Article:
My breaking point was when we had gotten into a particularly bad fight one night, when his sister and brother were in town visiting. He had gotten mad at me. We wrestled around a bit and I got hit in the face. His sister came down to see what we were fighting about. I tried to explain that I didn't even know why he was mad and if only he could just tell me why he was mad I would fix it. He started screaming at me, calling me terrible things that no person, let alone a woman, should be called. I dropped to the ground begging for him or his sister to just listen to me, and she started screaming at me, too. I was so lost and broken, sobbing on the floor, being screamed at and degraded at somebody's feet, I looked over and saw his dog happily lying on the bed without a care in the world, and I knew that this man was never going to treat me better than his dog.
Three days later he had to leave town for a job. The day he left, I rented a car, got what I could fit in it, got my dog and left. I called my job and told them I had an emergency and had to leave. I didn't want him knowing anything until I was long gone.
Even when I left, I thought I was coming back, I figured we just needed a break from each other and everything would be okay after a month or so. I went to my mom's to stay for a while, I didn't tell her why I had left Montana. I just said I had some problems there, but I was going to go back soon.
It took me a long time to accept the idea that our relationship had been abusive, I didn't want to believe it. I loved him so much and just wanted to believe, so deep inside of me, that it was something I had done, and that he wasn't abusive, I was just a difficult woman.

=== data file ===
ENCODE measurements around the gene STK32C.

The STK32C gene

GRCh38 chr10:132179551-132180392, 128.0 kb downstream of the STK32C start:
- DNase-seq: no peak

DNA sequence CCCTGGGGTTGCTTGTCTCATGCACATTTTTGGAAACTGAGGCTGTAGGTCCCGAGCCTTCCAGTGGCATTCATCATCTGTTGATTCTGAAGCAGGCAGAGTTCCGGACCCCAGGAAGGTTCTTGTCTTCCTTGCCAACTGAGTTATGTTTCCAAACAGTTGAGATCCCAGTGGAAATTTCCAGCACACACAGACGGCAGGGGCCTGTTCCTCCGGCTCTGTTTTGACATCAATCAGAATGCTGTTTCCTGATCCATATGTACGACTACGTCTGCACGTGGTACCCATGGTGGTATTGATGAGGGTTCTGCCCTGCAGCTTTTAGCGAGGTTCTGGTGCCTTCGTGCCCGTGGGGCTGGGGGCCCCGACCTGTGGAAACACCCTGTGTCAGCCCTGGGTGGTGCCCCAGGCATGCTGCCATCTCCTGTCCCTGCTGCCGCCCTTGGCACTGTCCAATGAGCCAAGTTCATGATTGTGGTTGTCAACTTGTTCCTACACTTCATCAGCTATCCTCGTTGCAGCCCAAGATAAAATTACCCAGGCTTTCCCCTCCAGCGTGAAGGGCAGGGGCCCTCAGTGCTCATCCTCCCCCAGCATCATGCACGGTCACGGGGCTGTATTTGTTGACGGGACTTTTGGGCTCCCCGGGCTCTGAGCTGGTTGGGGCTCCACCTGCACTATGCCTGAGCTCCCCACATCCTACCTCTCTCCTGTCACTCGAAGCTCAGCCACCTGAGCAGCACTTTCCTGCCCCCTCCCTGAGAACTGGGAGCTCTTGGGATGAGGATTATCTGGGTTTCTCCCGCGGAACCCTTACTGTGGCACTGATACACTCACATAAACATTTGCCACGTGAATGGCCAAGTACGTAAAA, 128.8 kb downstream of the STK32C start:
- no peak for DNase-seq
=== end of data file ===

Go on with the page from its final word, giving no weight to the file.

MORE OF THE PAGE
---It hurt me to know that I was that dumb, I should have known better. It happened so quickly that I didn't even realize what was going on. I look back now and sometimes it feels like it was just a nightmare or something, but my heart knows better. On the days I am feeling less sure of myself I hear his voice in the back of my head telling me everything I do wrong, I just have to remind myself that I made it out and I don't have to listen to him anymore.-EM
Did you know:
A child's exposure to the father abusing the mother is the strongest risk factor for transmitting violent behavior from one generation to the next. (American Psychological Association, Report of the American Psychological Association Presidential Task Force on Violence and the Family, 1996.)
Family violence costs the nation from $5 to $10 billion annually in medical expenses, police and court costs, shelters and foster care, sick leave, absenteeism, and non-productivity - Medical News, American Medical Association, January, 1992
If you know someone who is abused, or are a victim of abuse of yourself you can find the help you need by calling: